Busines: To Be or Not to Be - a Director
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The common law has always required that a director act with due care and diligence in the interest of the company, and that he act in good faith and not act in breach of his fiduciary responsibilities. The Companies Act of 1973 contains a number of transgressions which could lead to criminal prosecutions, but most of these have hardly ever led to any successful prosecutions or convictions. Examples of companies or third parties suing directors are few and far between.
In one of the few examples of a conviction of a director, the former CEO of Regal Treasury Bank, Jeff Levenstein, was recently convicted some eight years after the collapse of the Bank. However, the case against Gary Porritt of Tignon and Dave King, the alleged tax offenders, just drags on and on. It would also seem that the liquidator of Regal Treasury Bank intends suing a number of the non-executive directors, based on a claim that they either allowed the Bank to trade recklessly or that they failed in their duty to stop Levenstein.
Times are clearly changing. Increasingly, statutes are providing for both civil and criminal liability of directors with draconian consequences for those directors who fail to comply. Examples of this are:
· the VAT Act which provides that directors who are regularly involved in the financial affairs of the company can be held personally liable for VAT penalties and interest payable by the company;
· the National Environmental Management Act which deems a director to be guilty of the same offence as the company in the event of pollution or degradation of the environment, unless the director can show that he took all reasonable steps to prevent the harm;
· the proposed amendments to the Competition Act (which have been signed by the President but are not in force) which seek to hold liable directors who are aware of or fail to prevent prohibited practices.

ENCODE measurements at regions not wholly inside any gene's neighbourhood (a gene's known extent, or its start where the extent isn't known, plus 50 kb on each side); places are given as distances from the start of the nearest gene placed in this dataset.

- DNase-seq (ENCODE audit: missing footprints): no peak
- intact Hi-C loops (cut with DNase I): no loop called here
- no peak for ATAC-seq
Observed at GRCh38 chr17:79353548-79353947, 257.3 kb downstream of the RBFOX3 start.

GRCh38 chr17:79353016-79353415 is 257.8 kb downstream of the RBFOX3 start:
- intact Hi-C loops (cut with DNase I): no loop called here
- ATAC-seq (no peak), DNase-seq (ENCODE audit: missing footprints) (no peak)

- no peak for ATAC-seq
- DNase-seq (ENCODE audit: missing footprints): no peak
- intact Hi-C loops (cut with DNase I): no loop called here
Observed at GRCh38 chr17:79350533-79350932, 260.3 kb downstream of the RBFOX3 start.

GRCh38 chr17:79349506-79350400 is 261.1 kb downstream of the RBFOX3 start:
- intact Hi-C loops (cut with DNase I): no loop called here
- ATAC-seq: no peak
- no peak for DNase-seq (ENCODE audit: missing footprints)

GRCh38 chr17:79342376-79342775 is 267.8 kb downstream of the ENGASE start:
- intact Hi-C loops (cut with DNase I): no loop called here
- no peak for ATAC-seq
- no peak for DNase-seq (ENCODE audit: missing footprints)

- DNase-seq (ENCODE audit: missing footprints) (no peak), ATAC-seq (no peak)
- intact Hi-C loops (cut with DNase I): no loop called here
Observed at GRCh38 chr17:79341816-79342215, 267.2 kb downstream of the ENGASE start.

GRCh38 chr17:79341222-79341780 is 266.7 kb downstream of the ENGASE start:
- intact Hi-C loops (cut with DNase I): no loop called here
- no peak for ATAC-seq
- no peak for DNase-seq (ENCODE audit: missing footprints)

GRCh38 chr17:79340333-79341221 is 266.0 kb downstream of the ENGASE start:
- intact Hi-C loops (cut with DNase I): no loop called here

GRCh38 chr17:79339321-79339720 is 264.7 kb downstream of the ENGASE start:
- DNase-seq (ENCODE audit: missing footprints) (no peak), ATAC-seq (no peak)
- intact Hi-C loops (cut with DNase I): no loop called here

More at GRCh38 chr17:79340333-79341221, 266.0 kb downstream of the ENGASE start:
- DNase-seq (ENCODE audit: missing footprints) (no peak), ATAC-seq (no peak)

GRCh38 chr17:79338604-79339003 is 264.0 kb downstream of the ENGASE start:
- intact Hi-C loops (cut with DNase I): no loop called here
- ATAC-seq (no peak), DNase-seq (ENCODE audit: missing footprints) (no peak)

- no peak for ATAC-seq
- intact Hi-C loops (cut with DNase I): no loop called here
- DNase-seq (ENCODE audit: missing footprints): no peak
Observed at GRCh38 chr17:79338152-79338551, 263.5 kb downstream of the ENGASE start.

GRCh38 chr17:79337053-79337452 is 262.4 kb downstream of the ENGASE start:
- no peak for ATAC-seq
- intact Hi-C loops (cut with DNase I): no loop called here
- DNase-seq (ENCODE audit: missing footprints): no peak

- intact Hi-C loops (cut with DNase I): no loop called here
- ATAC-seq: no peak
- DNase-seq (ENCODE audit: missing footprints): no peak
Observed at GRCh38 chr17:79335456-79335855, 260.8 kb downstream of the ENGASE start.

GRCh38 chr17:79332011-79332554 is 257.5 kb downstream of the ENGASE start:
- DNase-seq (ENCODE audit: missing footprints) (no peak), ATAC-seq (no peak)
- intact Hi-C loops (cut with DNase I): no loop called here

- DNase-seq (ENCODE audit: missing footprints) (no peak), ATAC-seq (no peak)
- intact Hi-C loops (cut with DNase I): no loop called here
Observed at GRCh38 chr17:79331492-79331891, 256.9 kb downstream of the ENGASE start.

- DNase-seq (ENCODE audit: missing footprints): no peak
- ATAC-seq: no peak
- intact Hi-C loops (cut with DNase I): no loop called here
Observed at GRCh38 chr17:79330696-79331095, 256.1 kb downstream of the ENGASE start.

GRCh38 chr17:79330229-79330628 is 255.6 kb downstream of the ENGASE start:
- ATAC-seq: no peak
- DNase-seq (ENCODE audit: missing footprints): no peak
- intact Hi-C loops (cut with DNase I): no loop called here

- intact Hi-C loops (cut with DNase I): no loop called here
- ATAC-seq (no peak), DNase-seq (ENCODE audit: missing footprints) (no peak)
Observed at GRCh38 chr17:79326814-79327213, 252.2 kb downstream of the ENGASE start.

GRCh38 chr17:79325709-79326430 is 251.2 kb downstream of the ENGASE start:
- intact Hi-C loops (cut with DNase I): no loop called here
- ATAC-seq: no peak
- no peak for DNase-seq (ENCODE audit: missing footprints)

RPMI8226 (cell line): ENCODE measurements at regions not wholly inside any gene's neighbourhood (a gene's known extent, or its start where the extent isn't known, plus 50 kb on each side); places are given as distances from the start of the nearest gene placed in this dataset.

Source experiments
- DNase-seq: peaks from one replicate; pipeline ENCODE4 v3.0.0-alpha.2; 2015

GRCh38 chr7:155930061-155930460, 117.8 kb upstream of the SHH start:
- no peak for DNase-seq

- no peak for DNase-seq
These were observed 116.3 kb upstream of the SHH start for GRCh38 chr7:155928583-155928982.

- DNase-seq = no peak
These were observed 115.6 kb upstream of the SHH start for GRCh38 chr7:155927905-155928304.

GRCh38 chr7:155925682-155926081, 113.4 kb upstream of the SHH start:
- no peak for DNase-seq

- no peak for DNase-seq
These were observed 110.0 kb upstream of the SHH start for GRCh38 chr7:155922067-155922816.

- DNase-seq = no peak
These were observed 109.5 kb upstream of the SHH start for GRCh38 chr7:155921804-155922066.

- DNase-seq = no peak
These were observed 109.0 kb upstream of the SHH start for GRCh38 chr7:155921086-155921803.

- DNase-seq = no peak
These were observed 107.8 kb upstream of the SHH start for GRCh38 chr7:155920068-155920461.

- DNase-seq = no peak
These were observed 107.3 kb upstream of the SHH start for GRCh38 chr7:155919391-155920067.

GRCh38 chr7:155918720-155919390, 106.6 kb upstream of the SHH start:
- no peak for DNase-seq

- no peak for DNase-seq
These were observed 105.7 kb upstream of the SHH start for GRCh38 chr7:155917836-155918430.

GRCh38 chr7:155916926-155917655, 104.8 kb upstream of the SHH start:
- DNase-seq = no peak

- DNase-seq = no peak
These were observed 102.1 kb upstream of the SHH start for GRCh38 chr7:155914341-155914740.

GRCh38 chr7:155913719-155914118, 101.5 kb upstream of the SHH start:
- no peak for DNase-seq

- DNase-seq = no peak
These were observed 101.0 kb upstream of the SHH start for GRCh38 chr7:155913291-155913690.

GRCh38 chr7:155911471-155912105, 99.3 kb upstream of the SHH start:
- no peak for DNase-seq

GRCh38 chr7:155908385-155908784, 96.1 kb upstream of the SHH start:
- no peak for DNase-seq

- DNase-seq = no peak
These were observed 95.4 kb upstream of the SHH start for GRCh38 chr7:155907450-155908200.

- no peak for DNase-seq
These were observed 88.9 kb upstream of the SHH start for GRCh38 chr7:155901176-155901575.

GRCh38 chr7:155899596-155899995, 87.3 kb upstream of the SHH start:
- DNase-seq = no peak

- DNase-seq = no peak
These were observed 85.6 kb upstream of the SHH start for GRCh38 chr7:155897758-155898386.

The new Companies Act 71 of 2008, which is scheduled to become effective in 2010, now codifies in detail the standards of conduct expected of directors in Section 76. In particular, a director must act in good faith for a proper purpose, in the best interests of the company and with the care, skill and diligence that may be reasonably expected of a person carrying out these functions and having the general knowledge, skill and experience of the director (an objective and a subjective test). Section 77 spells out the liability of directors, prescribed officers and members of committees of the board. In particular, it specifies that all of these persons may be held liable either for losses, damages or costs suffered by the company as consequences of breaches of their duties.
The only saving grace is that a court may excuse a director, either wholly or partly, if the court accepts that he has acted reasonably and honestly or if it would be fair in the circumstances to excuse the director. Section 78 precludes a company from indemnifying a director from most of his obligations or relieving him of any duties or liabilities. Although a company may purchase insurance for directors, it may not do so in respect of wilful misconduct or breaches of primary duties, such as fiduciary duties.
No distinction is drawn in any of the statutes mentioned between executive directors, non-executive directors and independent non-executive directors. However, in the King III draft Code of Governance, it is recommended that boards should comprise a majority of non-executive directors and that the chairman should be an independent non-executive director. While the report does provide that non-executive directors should be fairly remunerated, the inevitable question is, what is fair having regard to the onerous obligations which a non-executive director incurs. This concern is of course greatly exacerbated where the director is not involved in the day to day management of the company.
Whilst it is quite clear that the authorities believe there is a need to provide for onerous liabilities in the case of delinquent directors, there is little doubt that these increasingly stringent provisions will frighten off reasonable and honest persons from accepting board appointments and the smaller companies will find it difficult to remunerate their non-executive directors adequately to enable them to accept the inherent risks involved.
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